[Numpy-discussion] Weird numpy.arange behavoir

Robert Kern robert.kern@gmail....
Wed Jun 6 22:09:01 CDT 2007


Luke wrote:
> I am integrating some equations and need to generate rank 1 time
> arrays to pass to my integrator.  I need them to have the same
> interval between each entry and have the same number of elements.  In
> matlab this is trivial, and it is in numpy as well, except I'm getting
> some weird behavoir:
> 
> import numpy as N
> T = 0.1
> dt = 0.01
> 
> k=0
> t = N.arange(k*T,(k+1)*T+h,h)
> 
> Output:
> array([ 0.  ,  0.01,  0.02,  0.03,  0.04,  0.05,  0.06,  0.07,  0.08,
> 0.09,  0.1 ])
> 
> So far so good.
> 
> Here is where the problem arises:
> 
> k=1
> t = N.arange(k*T,(k+1)*T+h,h)
> array([ 0.1 ,  0.11,  0.12,  0.13,  0.14,  0.15,  0.16,  0.17,  0.18,
> 0.19,  0.2 ,  0.21])
> 
> Note that this time array has more entries, and in fact, the last
> entry is greater than (k+1)*T = (1+1)*0.01 = 2*0.01 = 0.2
> 
> Now if it was consistent for all k>0, then it would be fine.  However,
> this is not the case:
> 
> k=3
> t = N.arange(k*T,(k+1)*T+h,h)
> 
> Output:
> array([ 0.3 ,  0.31,  0.32,  0.33,  0.34,  0.35,  0.36,  0.37,  0.38,
> 0.39,  0.4 ])
> 
> Now, this one has the same number of entries as the case where k=0.
> 
> Can anybody:
> 1)  Offer a solution to this?

Use linspace() instead.

> 2)  Explain this behavoir would occur and ever be desirable?

It's not that it's desirable; it's just unavoidable.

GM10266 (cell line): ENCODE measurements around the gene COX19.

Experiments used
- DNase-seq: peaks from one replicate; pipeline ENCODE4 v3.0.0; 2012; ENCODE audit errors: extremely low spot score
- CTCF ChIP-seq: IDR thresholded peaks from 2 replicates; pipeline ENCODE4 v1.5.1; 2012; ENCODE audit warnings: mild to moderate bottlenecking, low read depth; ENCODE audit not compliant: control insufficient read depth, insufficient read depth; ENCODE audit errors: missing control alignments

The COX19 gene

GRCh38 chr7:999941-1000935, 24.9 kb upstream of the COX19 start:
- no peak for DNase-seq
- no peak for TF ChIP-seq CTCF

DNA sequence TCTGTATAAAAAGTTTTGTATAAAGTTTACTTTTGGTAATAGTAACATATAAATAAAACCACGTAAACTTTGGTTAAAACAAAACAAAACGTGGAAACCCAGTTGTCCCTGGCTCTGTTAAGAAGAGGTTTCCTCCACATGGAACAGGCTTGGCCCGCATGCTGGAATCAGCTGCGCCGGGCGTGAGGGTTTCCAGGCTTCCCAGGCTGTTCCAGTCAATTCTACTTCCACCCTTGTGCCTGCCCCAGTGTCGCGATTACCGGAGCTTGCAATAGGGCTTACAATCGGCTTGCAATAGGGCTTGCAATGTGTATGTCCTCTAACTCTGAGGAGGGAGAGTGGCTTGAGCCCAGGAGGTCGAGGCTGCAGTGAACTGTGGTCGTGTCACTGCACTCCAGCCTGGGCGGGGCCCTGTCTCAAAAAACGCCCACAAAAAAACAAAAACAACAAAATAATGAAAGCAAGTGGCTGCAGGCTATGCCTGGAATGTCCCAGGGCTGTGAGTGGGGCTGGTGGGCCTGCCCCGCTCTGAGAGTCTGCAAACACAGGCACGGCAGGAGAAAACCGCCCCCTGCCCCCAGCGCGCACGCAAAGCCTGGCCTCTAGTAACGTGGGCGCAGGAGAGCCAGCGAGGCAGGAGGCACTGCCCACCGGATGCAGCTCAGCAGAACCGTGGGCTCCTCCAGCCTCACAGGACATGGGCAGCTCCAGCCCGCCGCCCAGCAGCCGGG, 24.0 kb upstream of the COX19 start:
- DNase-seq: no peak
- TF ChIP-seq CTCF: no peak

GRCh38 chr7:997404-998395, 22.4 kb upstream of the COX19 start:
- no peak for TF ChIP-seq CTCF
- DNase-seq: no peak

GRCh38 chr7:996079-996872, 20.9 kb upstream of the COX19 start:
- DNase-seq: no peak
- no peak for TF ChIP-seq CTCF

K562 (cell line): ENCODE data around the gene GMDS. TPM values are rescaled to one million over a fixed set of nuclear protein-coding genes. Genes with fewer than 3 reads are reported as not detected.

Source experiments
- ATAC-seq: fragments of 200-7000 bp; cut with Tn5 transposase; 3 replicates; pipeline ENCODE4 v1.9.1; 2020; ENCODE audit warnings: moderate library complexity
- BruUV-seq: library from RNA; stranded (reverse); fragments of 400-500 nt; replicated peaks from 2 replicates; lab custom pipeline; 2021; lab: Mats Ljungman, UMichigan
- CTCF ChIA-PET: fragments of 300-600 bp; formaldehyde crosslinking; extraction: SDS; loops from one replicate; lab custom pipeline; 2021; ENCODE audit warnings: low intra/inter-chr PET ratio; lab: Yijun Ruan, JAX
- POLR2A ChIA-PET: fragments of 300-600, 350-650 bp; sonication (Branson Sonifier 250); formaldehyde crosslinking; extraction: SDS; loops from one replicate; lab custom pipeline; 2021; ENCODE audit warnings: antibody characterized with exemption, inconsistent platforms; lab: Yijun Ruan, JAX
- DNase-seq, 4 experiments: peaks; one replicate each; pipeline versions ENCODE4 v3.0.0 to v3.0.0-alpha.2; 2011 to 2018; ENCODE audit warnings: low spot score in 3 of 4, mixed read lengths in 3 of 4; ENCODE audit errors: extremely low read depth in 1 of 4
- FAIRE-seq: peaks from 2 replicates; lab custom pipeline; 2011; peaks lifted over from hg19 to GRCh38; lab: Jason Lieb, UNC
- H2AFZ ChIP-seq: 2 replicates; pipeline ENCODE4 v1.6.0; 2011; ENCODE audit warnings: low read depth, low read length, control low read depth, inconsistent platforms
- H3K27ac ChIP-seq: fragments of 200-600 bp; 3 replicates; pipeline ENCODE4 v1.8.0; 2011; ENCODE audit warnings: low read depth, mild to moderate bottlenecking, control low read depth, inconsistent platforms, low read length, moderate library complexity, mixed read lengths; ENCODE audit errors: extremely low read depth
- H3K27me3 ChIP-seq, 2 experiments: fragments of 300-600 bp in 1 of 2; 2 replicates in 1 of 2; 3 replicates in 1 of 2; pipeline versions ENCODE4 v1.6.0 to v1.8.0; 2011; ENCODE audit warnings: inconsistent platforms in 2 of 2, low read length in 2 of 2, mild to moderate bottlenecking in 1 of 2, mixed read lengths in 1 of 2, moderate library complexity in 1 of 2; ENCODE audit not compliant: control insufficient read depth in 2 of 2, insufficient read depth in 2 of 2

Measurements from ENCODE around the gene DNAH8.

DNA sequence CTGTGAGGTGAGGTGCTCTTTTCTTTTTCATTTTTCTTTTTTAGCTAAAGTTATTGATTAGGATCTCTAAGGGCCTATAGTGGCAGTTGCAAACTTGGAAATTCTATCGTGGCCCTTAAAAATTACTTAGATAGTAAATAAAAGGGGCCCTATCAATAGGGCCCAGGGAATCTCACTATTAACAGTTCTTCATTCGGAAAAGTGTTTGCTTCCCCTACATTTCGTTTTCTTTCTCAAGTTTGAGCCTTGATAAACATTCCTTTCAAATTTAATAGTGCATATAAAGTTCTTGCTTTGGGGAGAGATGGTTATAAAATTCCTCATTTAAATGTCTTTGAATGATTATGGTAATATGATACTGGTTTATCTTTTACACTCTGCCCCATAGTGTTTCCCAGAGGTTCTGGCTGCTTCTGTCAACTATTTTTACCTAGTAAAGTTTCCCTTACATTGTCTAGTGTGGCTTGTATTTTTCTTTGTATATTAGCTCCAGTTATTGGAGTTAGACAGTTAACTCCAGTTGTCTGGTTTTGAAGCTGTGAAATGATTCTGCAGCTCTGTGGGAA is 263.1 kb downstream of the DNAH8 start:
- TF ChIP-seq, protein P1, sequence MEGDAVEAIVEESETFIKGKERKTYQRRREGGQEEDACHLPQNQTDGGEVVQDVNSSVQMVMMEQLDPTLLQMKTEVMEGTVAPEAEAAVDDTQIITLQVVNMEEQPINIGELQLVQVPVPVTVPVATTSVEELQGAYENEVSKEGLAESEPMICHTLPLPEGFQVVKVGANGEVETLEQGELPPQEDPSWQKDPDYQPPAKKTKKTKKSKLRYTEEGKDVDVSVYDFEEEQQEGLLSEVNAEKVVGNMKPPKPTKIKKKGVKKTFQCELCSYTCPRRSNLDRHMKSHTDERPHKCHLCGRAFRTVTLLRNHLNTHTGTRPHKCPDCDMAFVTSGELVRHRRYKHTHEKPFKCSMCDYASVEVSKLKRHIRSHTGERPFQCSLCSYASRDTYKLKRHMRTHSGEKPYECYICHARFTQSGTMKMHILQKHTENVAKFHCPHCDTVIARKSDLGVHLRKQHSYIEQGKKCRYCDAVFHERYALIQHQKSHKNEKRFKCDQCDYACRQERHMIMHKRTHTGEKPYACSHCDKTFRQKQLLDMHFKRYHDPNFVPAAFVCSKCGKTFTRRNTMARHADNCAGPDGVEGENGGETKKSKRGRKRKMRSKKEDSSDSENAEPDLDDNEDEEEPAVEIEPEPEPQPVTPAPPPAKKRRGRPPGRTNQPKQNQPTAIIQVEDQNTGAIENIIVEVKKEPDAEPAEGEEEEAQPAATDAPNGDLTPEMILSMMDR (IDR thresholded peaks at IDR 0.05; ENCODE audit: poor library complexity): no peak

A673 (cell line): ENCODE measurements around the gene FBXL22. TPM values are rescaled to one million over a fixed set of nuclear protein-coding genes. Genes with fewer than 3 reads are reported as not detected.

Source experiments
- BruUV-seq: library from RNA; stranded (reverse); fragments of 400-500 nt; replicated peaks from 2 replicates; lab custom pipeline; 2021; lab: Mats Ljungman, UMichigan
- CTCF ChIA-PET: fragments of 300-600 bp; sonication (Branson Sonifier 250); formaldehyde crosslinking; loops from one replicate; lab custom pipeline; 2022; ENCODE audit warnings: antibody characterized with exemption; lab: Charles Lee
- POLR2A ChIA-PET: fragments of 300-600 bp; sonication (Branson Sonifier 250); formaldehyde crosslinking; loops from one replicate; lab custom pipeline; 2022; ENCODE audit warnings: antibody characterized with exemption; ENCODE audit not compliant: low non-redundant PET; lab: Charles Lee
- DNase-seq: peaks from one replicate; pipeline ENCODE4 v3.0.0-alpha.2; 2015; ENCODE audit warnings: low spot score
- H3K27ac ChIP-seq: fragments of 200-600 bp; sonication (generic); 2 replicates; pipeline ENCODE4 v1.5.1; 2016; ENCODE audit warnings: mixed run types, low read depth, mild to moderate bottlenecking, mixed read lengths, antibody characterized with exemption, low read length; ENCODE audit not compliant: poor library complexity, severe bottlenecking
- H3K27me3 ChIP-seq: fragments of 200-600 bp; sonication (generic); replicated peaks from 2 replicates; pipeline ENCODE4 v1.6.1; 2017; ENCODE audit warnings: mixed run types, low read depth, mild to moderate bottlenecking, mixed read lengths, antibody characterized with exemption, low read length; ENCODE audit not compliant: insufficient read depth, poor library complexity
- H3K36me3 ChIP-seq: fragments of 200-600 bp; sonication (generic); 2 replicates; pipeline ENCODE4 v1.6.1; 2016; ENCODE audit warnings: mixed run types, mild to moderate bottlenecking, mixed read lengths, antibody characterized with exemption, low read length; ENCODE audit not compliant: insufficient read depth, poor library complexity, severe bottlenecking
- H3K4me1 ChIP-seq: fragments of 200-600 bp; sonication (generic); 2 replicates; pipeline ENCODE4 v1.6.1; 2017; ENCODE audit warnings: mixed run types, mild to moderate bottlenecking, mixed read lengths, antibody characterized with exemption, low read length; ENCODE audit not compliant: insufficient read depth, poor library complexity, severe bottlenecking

> I read the numpy.arange docstring and it says that this may occur, but
> I don't understand why you would ever want this to occur.  Apparently,
> the length of the returned array is:
> 
> ceil((stop-start)/step)
> 
> The weird thing is that in this simple example, (stop-start)/step is
> always exactly 11, since ((k+1)*T + h - k*T)/(h) = (T+h)/h =
> (0.1+0.01)/(0.01) = 11.0.  In this, there shouldn't be any roundoff
> error.

Yes, there is. Neither 0.1 nor 0.01 are exactly representable in binary floating
point. There is roundoff error before you ever get to the actual operations.

>  So in this simple example that was harmlessly constructed
> (i.e., my period time was an exact integer multiple of my step time),
> arange behaves undesirably (at least I think it does).
> 
> After a few tests, I found that if instead of ceil, round was used,
> then it eliminated my problem, but I don't know if this would have
> other undesirable effects in other situations.

That just moves the problem elsewhere and is inconsistent with the integer behavior.

-- 
Robert Kern

"I have come to believe that the whole world is an enigma, a harmless enigma
 that is made terrible by our own mad attempt to interpret it as though it had
 an underlying truth."
  -- Umberto Eco


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